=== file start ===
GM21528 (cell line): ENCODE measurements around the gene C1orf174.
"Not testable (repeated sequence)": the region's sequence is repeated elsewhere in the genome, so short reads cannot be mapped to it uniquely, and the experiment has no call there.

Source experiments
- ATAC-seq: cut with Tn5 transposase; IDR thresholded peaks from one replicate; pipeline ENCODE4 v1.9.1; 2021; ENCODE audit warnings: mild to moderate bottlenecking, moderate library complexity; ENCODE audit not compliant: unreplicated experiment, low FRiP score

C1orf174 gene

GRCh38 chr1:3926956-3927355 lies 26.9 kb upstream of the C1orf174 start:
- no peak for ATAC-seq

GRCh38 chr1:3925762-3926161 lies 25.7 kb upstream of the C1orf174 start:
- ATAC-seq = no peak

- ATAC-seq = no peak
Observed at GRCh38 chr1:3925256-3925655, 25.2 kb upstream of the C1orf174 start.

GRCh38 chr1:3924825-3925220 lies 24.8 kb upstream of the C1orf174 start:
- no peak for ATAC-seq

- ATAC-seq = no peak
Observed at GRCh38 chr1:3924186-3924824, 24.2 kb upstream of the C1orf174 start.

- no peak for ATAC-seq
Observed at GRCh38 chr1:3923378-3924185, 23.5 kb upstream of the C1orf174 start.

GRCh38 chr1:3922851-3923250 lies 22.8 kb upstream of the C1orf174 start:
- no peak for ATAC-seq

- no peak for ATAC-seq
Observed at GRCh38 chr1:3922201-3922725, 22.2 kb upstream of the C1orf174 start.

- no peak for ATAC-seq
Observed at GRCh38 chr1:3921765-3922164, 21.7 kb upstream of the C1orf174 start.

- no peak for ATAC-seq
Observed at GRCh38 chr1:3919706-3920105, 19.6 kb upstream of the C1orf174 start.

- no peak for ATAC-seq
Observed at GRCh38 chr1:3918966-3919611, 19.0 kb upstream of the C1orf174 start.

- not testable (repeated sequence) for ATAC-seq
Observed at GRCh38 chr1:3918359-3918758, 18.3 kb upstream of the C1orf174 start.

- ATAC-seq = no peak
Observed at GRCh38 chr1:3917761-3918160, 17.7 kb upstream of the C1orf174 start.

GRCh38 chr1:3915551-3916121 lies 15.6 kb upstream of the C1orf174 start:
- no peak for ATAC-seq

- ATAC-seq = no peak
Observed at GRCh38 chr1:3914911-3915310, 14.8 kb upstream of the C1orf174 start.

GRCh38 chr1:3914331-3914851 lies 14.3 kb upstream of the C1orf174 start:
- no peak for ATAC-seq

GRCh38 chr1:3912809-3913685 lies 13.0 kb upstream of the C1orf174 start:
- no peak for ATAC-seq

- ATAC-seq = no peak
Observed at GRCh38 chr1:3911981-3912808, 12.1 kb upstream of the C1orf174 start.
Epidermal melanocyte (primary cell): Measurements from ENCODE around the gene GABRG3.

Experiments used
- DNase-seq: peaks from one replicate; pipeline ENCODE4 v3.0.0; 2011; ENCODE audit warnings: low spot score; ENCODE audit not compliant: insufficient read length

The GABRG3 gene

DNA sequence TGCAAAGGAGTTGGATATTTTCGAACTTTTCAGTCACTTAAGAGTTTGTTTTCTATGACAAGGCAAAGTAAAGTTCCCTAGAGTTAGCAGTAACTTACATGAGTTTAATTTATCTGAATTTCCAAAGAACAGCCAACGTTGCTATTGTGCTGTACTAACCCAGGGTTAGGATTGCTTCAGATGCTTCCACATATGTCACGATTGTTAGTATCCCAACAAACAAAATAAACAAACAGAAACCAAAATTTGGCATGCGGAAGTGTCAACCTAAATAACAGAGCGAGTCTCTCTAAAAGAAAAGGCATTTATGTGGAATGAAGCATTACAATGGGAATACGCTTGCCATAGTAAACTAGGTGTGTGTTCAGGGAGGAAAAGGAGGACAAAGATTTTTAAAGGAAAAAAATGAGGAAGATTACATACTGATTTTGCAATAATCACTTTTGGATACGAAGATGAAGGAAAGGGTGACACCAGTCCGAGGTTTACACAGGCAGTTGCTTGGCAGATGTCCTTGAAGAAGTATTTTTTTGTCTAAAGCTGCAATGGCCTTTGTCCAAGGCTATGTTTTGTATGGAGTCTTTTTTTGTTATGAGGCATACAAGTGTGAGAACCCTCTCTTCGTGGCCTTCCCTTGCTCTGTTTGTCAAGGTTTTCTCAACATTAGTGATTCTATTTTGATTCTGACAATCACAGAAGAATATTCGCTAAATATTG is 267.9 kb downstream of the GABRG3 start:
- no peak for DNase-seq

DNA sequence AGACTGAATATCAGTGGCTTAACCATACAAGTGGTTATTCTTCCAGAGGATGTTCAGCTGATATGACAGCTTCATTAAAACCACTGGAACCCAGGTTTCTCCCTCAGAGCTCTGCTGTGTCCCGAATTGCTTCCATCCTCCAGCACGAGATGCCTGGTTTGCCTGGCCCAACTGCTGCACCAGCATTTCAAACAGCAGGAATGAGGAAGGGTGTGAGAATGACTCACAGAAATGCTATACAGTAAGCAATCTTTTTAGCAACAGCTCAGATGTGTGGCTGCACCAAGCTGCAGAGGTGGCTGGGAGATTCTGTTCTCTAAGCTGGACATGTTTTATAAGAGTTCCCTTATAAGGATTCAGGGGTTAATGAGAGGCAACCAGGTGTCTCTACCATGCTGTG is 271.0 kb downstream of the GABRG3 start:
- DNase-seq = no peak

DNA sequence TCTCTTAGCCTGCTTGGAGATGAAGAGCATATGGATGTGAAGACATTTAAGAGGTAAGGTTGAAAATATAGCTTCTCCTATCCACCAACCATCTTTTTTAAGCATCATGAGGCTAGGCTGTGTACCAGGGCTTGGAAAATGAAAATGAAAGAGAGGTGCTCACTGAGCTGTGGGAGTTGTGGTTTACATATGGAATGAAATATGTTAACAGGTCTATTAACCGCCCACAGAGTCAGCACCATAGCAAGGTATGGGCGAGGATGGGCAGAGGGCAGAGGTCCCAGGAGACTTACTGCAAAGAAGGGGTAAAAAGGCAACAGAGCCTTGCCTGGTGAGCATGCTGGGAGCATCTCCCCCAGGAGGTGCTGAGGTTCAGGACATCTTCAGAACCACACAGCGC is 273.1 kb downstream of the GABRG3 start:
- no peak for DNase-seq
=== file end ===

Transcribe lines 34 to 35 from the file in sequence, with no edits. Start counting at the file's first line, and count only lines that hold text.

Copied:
- ATAC-seq = no peak
Observed at GRCh38 chr1:3914911-3915310, 14.8 kb upstream of the C1orf174 start.